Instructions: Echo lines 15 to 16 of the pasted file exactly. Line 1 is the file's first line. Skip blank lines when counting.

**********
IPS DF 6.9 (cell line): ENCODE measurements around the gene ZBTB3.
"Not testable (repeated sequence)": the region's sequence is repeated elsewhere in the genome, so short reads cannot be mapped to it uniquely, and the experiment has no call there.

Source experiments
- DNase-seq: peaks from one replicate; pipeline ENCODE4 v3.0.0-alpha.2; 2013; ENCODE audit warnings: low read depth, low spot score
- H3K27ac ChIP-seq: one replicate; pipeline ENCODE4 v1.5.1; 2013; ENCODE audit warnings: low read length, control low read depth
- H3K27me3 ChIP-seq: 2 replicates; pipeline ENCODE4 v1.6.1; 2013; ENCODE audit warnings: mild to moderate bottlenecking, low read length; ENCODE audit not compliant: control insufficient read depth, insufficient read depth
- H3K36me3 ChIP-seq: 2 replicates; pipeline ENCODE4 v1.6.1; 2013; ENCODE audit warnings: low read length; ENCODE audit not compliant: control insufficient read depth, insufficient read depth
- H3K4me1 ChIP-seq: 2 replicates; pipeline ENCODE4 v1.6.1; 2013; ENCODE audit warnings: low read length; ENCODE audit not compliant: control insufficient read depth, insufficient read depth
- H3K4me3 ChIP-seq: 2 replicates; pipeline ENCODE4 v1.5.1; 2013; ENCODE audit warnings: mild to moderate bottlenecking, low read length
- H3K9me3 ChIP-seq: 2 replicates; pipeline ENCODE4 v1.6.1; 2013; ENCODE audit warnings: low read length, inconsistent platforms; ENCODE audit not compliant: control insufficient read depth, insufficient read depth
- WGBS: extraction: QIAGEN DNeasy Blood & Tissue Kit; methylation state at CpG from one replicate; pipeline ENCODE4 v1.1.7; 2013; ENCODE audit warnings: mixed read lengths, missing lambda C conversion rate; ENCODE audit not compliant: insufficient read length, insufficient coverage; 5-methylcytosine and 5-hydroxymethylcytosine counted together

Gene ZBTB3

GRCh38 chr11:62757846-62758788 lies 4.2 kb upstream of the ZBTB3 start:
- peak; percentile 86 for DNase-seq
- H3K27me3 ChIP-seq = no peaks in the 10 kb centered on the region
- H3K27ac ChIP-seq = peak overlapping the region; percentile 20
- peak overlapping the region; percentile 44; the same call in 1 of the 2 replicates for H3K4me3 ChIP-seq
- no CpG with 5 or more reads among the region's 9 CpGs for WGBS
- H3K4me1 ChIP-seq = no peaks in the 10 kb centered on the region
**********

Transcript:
- H3K27me3 ChIP-seq = no peaks in the 10 kb centered on the region
- H3K27ac ChIP-seq = peak overlapping the region; percentile 20